The Fed showed no inclination to raise rates or introduce QE3. The 10-year Treasury yields remained at historically low levels throughout the quarter. They did, however, increase substantially in late March, before subsiding, suggesting that the low rates remained susceptible to market pressures.
Another issue with rates is based in price discovery. The Fed has been buying a very large proportion of Treasury debt. This has kept the market from determining the fair value of government debt without the impact of purchasing, adding to the uncertainty associated with future Fed actions.
Finally, the potential resumption of economic growth raises the question of when and how the Fed will start to drain excess reserves from the banking system. This must be carefully executed lest excessive inflation result—though the bias of the Fed is toward inflation rather than deflation at this time. As a result, the risks of inflation in the medium term cannot be ignored.
Over to Europe
The first quarter saw many developments in Europe. Greece completed its default on outstanding debt, which included “voluntary” participation from the private sector. Interestingly, bonds issued as part of the settlement are now trading at a discount, suggesting that markets expect a further default. Still, with the Greek situation seen as settled, at least for the moment, concerns have shifted to other countries, with Portugal, Ireland, and Spain at the head of the list.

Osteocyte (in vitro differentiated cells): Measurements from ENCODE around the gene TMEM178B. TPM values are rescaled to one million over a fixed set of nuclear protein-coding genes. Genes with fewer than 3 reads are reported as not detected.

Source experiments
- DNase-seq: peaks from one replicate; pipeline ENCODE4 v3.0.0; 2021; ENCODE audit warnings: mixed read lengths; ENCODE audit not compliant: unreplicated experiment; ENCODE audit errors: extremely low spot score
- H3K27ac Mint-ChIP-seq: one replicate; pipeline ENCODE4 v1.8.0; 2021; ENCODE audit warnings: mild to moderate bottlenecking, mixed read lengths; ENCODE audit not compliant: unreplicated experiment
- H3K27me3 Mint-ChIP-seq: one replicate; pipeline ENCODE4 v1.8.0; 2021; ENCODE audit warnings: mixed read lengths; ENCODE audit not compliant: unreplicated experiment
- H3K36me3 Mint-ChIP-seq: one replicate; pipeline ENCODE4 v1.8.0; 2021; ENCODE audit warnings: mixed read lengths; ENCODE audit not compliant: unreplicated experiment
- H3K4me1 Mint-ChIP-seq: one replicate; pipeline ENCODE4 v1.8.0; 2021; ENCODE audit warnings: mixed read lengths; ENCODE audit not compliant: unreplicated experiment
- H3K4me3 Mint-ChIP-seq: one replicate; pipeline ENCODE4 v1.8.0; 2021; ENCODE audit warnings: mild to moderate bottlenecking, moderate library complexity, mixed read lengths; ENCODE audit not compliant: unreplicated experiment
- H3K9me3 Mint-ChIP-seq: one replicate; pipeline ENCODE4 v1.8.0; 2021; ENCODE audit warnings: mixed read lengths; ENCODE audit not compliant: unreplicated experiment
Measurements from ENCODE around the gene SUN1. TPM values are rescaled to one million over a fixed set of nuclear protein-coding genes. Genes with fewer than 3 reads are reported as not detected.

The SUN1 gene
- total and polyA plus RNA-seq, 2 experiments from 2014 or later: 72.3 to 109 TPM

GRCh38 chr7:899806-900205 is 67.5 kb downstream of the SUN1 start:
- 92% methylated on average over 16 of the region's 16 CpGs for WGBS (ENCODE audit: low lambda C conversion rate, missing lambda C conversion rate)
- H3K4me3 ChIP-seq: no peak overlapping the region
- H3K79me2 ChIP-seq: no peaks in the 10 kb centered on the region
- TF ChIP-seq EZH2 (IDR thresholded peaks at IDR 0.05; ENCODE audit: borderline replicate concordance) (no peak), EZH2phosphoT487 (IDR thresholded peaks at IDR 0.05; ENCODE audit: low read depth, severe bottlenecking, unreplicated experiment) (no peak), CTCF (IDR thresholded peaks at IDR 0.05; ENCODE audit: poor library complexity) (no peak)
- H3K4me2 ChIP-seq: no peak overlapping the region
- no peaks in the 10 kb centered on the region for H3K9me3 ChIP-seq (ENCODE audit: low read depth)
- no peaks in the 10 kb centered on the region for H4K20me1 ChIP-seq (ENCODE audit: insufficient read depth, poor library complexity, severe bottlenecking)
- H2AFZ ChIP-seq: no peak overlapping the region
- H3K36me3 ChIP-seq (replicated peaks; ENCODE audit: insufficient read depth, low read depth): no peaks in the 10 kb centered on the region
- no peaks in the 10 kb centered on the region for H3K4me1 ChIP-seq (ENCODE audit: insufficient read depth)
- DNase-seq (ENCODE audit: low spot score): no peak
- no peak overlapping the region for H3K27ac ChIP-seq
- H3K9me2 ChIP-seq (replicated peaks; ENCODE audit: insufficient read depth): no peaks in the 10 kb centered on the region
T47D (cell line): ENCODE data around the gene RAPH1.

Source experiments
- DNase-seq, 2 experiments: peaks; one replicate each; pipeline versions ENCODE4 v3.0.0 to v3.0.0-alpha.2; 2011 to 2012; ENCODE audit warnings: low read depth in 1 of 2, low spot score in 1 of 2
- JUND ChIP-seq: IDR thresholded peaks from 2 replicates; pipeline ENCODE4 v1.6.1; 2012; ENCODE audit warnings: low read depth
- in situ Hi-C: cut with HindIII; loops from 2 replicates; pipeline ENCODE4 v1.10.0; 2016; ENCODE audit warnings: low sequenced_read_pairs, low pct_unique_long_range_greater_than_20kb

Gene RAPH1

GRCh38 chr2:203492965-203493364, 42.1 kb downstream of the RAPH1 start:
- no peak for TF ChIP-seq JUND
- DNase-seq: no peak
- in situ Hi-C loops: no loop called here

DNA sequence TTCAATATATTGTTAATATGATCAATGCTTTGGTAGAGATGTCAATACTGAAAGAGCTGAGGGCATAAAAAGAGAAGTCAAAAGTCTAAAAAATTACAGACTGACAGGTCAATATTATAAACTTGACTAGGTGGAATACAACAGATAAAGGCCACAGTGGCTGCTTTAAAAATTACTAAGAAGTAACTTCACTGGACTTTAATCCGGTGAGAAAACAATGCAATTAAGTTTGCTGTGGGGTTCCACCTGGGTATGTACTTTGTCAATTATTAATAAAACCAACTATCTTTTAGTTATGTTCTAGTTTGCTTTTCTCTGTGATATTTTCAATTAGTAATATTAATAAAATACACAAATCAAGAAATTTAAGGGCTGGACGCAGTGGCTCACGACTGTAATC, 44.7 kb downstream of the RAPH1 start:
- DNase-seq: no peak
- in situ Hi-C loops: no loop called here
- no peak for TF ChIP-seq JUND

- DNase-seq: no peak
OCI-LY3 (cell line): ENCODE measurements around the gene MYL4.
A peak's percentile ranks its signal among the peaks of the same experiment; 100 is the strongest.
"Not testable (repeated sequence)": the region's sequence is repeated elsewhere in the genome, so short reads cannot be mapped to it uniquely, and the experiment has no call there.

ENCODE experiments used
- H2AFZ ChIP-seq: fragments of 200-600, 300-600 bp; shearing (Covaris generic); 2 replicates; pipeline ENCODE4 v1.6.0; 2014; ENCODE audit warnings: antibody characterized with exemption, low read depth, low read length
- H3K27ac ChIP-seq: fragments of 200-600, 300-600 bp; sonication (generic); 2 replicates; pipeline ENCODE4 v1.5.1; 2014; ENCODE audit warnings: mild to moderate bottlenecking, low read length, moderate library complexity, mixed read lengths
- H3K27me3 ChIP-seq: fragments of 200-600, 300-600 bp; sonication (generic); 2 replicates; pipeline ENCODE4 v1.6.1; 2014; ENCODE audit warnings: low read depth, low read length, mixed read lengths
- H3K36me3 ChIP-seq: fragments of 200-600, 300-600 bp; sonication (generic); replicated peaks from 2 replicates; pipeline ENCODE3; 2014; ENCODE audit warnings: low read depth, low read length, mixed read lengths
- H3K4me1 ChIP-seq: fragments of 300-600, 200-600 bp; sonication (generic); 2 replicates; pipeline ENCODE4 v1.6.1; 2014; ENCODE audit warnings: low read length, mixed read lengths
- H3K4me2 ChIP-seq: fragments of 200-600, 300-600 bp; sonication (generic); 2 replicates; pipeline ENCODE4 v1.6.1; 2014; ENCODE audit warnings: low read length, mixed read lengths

Portugal seems to be in a similar situation to Greece, though it has made substantial efforts to comply with European Union requirements and is small enough to be rescued. Ireland is in much the same boat. Spain, however, is much larger and its problems could lead to a resumption of the crisis. That said, the European Central Bank has largely removed liquidity risk from the financial system with its Long-Term Refinancing Operation. A sort of circuit breaker, it could make contagion less likely, at least for the next couple of years. Therefore, while risks remain, market perception seems to be that the European situation is under control.